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Lev
Lev, Tax Advisor
Category: Tax
Satisfied Customers: 28084
Experience:  Taxes, Immigration, Labor Relations
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I have a question on foreign sourced income. What rate I

Customer Question

Hi I have a question on foreign sourced income. What rate I should use for 2014 to convert a foreign currency into USD when the currency significantly depreciated at the end of the year. Should any consideration be given to this fact, in order to make a payment I have to use a rate which was not in place during the year.
Submitted: 1 year ago.
Category: Tax
Customer: replied 1 year ago.
The question is about Russia sourced income. The Ruble depreciated in Nov-Dec 2014 by about 100%, now in order to pay my US taxes on income in Russian Rubles I have to use a significantly different exchange rate. Can I use current exchange rate so it would decrease my income converted in USD.
Expert:  Lev replied 1 year ago.
Hi and welcome to our site!The Internal Revenue Service has no official exchange rate. Generally, it accepts any posted exchange rate that is used consistently.If your functional currency is the US dollar, you must immediately translate into dollars all items of income, expense, etc. (including taxes), that you receive, pay, or accrue in a foreign currency and that will affect computation of your income tax.However, if you receive income evenly throughout the tax year, you may translate the foreign currency to US dollars using the yearly average currency exchange rate for the tax year.In this case - you may use Yearly Average Currency Exchange Rates published by the IRS here -http://www.irs.gov/Individuals/International-Taxpayers/Yearly-Average-Currency-Exchange-RatesSpecifically for Russian Rouble - the rate for 2014 is 40.118
Customer: replied 1 year ago.
Lev, thank you. I am a cash basis taxpayer and all my incomes and expenses are in Russia, so my primarily economic environment is in Rubles, so my functional currency is Rubles. For this reason, I should be able to use the rate of the first USD cash flow, i.e. when I make USD tax payment. No?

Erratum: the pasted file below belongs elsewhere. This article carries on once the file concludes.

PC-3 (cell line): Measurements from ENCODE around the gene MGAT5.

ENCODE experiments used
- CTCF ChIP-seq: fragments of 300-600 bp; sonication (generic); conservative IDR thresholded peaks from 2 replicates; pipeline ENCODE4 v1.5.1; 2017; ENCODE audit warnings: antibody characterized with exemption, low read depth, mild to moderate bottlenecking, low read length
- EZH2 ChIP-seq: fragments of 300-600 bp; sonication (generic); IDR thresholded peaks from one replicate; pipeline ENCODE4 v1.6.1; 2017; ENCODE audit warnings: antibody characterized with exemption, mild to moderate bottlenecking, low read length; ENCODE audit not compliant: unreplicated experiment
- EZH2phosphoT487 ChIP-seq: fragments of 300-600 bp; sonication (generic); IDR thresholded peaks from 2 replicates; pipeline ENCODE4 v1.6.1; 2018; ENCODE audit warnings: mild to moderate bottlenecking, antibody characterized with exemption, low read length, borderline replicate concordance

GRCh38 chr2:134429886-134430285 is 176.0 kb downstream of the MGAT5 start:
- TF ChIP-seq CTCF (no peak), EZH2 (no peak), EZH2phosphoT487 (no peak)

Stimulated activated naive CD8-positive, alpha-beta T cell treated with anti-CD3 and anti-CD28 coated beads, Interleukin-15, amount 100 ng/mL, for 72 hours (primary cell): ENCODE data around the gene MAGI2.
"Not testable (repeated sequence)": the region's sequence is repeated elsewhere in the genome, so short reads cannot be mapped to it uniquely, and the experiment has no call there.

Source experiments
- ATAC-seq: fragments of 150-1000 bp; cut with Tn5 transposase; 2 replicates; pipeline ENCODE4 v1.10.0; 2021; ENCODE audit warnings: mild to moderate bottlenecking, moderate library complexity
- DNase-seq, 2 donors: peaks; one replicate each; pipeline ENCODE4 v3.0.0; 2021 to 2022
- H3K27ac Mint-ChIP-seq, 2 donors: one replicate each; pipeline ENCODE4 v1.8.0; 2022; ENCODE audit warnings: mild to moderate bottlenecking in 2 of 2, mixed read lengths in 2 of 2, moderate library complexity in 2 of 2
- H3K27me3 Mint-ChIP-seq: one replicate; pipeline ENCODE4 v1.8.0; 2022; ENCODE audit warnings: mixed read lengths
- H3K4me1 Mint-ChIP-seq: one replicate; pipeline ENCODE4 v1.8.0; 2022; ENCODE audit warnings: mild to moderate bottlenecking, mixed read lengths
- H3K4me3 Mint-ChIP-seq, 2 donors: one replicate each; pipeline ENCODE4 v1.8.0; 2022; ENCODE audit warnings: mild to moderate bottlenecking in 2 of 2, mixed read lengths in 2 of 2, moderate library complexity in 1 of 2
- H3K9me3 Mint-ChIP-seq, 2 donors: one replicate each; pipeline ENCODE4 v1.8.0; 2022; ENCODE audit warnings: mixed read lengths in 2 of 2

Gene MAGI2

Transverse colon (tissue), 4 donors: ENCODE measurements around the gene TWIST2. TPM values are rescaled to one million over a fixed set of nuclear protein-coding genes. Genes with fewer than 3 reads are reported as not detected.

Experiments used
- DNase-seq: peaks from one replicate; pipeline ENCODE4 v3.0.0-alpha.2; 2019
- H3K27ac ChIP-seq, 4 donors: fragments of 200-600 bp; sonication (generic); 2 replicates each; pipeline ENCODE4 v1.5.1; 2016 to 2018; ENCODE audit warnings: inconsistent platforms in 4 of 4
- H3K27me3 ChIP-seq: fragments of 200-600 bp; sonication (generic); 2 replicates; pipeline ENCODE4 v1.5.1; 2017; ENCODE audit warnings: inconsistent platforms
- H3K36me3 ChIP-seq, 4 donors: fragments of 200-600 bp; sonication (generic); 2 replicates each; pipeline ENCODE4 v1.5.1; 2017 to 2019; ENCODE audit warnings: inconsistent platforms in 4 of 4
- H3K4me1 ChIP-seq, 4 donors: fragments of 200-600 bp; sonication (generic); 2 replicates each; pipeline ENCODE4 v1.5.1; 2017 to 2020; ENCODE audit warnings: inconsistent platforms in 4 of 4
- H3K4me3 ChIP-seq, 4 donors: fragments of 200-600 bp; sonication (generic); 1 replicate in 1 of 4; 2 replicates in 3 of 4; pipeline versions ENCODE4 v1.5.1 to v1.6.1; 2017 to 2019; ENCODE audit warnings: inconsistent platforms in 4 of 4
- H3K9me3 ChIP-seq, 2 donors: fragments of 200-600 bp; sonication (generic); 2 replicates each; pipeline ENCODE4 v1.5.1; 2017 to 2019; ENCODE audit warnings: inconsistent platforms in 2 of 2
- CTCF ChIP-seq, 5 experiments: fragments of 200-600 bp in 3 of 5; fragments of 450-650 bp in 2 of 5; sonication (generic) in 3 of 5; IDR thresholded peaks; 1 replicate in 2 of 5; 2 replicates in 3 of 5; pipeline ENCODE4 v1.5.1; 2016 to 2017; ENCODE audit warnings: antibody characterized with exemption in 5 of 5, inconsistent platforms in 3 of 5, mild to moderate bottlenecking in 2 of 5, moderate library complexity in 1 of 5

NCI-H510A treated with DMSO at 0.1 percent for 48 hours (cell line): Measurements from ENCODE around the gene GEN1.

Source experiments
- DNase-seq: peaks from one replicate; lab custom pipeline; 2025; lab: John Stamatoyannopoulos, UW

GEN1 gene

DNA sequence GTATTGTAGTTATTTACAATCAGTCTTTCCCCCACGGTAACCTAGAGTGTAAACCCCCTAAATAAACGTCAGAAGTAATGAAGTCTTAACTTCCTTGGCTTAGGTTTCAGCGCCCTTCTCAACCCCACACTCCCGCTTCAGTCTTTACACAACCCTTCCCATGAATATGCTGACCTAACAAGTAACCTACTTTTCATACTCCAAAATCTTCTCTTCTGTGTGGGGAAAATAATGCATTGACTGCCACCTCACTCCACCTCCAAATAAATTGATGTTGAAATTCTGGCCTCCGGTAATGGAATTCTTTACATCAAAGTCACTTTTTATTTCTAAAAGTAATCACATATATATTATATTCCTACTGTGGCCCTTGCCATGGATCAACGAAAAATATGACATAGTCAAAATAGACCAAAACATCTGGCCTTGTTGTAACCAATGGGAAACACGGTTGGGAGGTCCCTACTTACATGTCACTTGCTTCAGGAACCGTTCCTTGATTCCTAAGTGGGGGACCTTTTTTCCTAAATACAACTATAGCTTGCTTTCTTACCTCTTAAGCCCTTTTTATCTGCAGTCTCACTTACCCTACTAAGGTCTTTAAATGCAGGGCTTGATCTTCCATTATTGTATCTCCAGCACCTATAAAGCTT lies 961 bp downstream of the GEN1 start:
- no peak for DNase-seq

Expert:  Lev replied 1 year ago.
You may not simply swish your functional currency... The US dollar is the functional currency for all taxpayers except some qualified business units (QBUs). A QBU is a separate and clearly identified unit of a trade or business that maintains separate books and records.See here https://www.law.cornell.edu/uscode/text/26/985and regulationshttps://www.law.cornell.edu/cfr/text/26/1.985-1
Expert:  Lev replied 1 year ago.
If your functional currency is not the U.S. dollar, make all income tax determinations in your functional currency. At the end of the year, translate the results, such as income or loss, into U.S. dollars to report on your income tax return.In this case - you should use annual exchange rates mentioned above.
Customer: replied 1 year ago.
Ok, no luck... I am getting screwed by the significant devaluation of Ruble in the last two months of 2014.
Expert:  Lev replied 1 year ago.
You may separately report losses on foreign currency conversion.
That is different issue.
But if there were no conversions - you would not recognize the loss.

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